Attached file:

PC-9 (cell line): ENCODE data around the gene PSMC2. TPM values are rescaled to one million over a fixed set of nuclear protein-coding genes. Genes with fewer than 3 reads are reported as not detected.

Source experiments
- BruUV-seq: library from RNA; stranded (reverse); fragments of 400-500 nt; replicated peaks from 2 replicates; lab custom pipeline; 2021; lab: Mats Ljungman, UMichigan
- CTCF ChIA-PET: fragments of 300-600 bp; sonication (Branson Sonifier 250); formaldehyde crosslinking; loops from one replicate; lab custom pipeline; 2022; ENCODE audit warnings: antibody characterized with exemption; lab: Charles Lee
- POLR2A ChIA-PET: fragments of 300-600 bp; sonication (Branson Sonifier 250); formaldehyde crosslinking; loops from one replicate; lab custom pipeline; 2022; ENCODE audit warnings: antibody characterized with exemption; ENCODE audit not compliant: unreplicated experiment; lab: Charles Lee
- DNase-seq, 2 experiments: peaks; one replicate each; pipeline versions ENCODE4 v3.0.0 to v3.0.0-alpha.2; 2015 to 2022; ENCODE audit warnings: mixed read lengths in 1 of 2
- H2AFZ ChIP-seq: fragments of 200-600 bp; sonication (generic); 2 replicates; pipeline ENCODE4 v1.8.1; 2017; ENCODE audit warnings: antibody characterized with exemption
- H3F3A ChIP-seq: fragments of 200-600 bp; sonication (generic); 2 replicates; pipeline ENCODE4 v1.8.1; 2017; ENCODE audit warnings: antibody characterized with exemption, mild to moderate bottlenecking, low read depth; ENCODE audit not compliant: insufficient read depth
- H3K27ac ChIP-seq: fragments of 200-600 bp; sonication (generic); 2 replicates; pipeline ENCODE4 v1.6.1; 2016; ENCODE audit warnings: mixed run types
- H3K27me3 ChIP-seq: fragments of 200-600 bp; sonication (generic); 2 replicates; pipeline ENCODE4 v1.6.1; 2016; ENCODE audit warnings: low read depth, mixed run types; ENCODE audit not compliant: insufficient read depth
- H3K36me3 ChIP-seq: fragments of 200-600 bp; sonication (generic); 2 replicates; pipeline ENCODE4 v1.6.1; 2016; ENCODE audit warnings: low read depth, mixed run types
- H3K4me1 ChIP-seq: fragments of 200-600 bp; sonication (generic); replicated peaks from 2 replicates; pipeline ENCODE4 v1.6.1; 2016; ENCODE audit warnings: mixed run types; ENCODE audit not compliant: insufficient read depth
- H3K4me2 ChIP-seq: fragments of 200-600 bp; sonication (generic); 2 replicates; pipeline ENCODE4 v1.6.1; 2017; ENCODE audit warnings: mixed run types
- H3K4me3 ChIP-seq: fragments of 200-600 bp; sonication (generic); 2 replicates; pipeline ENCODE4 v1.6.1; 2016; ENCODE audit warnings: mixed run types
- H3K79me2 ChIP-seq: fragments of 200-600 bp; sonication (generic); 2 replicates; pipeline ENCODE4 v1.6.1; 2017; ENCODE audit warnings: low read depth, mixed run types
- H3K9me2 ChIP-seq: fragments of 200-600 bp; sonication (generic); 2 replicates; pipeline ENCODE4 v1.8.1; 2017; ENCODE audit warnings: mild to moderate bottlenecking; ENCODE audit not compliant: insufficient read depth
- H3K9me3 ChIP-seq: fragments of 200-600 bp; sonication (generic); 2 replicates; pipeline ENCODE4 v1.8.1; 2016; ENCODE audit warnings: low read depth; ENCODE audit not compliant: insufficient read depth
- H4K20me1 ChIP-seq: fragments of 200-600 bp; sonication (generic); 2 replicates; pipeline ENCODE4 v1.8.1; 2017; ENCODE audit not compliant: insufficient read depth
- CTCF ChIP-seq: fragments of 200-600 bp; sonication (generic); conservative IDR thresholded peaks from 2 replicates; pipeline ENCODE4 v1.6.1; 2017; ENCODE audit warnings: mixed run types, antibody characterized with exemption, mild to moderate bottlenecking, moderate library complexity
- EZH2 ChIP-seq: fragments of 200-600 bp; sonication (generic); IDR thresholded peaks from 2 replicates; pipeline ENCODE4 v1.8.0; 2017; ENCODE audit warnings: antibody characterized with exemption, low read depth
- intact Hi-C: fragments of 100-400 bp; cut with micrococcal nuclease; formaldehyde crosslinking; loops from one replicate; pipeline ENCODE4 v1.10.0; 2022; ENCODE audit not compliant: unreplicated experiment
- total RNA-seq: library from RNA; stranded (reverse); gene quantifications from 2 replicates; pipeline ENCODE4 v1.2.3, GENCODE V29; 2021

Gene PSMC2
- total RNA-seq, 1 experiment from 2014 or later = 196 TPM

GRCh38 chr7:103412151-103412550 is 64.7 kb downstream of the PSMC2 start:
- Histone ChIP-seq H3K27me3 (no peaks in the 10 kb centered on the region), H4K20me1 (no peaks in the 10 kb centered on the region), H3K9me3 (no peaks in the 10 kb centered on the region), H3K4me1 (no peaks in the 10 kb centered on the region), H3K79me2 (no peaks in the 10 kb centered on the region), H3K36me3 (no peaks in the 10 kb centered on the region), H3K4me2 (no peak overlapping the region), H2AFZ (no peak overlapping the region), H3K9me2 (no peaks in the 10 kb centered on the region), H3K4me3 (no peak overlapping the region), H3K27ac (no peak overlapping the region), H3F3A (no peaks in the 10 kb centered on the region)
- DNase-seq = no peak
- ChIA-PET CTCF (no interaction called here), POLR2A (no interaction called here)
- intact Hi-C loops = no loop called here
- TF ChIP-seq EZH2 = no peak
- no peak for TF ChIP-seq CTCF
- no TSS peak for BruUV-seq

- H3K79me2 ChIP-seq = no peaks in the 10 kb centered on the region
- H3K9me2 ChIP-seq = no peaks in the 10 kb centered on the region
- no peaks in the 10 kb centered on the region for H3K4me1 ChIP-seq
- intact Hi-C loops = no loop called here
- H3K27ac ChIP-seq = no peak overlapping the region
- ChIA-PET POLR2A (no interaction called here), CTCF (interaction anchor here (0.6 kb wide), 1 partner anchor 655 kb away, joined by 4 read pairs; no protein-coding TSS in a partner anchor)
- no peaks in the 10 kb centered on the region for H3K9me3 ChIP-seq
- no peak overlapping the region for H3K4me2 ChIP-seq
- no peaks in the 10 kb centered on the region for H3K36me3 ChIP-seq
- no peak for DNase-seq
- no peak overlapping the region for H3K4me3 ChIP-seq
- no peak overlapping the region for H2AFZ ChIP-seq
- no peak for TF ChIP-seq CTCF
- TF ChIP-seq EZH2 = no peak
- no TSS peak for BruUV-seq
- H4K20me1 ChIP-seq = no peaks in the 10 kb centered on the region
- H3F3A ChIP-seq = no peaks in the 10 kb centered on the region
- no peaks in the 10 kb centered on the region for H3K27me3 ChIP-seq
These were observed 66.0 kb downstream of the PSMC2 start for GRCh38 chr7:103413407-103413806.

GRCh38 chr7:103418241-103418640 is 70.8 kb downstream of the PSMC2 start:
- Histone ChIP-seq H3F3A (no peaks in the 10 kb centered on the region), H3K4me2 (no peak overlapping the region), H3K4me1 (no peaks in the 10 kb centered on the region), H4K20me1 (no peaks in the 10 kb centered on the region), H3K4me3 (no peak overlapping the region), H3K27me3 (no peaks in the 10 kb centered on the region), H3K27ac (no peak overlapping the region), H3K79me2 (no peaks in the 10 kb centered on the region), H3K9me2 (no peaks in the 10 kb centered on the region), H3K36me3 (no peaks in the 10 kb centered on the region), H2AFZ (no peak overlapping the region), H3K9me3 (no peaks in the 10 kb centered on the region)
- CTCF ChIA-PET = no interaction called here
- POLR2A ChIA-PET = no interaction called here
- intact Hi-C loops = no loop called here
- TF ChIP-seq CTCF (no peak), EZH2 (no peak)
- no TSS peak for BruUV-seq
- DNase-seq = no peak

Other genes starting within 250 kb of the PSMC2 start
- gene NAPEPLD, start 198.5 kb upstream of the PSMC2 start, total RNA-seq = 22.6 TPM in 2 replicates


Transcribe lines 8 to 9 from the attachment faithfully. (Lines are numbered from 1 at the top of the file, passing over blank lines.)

- H3F3A ChIP-seq: fragments of 200-600 bp; sonication (generic); 2 replicates; pipeline ENCODE4 v1.8.1; 2017; ENCODE audit warnings: antibody characterized with exemption, mild to moderate bottlenecking, low read depth; ENCODE audit not compliant: insufficient read depth
- H3K27ac ChIP-seq: fragments of 200-600 bp; sonication (generic); 2 replicates; pipeline ENCODE4 v1.6.1; 2016; ENCODE audit warnings: mixed run types